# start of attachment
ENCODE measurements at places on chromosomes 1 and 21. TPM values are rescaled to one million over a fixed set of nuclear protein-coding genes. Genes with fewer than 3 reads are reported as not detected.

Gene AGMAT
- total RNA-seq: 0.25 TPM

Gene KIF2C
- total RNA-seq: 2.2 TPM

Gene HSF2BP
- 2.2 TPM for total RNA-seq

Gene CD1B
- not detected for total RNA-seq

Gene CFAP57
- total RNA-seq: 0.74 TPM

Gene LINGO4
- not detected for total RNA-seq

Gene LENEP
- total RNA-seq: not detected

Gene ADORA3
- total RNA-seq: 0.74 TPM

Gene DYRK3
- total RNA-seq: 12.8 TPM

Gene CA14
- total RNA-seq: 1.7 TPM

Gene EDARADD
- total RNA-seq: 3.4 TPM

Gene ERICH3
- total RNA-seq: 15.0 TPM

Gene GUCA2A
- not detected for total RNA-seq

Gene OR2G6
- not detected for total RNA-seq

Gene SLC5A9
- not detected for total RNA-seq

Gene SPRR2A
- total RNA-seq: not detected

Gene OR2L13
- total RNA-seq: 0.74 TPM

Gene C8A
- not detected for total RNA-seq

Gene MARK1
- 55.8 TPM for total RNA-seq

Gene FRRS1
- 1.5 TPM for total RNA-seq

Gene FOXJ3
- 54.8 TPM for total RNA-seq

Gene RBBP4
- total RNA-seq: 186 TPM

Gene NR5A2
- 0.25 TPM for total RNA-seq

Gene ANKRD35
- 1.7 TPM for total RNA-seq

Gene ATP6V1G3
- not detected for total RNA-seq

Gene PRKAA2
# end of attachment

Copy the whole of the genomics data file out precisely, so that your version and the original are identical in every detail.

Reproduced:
ENCODE measurements at places on chromosomes 1 and 21. TPM values are rescaled to one million over a fixed set of nuclear protein-coding genes. Genes with fewer than 3 reads are reported as not detected.

Gene AGMAT
- total RNA-seq: 0.25 TPM

Gene KIF2C
- total RNA-seq: 2.2 TPM

Gene HSF2BP
- 2.2 TPM for total RNA-seq

Gene CD1B
- not detected for total RNA-seq

Gene CFAP57
- total RNA-seq: 0.74 TPM

Gene LINGO4
- not detected for total RNA-seq

Gene LENEP
- total RNA-seq: not detected

Gene ADORA3
- total RNA-seq: 0.74 TPM

Gene DYRK3
- total RNA-seq: 12.8 TPM

Gene CA14
- total RNA-seq: 1.7 TPM

Gene EDARADD
- total RNA-seq: 3.4 TPM

Gene ERICH3
- total RNA-seq: 15.0 TPM

Gene GUCA2A
- not detected for total RNA-seq

Gene OR2G6
- not detected for total RNA-seq

Gene SLC5A9
- not detected for total RNA-seq

Gene SPRR2A
- total RNA-seq: not detected

Gene OR2L13
- total RNA-seq: 0.74 TPM

Gene C8A
- not detected for total RNA-seq

Gene MARK1
- 55.8 TPM for total RNA-seq

Gene FRRS1
- 1.5 TPM for total RNA-seq

Gene FOXJ3
- 54.8 TPM for total RNA-seq

Gene RBBP4
- total RNA-seq: 186 TPM

Gene NR5A2
- 0.25 TPM for total RNA-seq

Gene ANKRD35
- 1.7 TPM for total RNA-seq

Gene ATP6V1G3
- not detected for total RNA-seq

Gene PRKAA2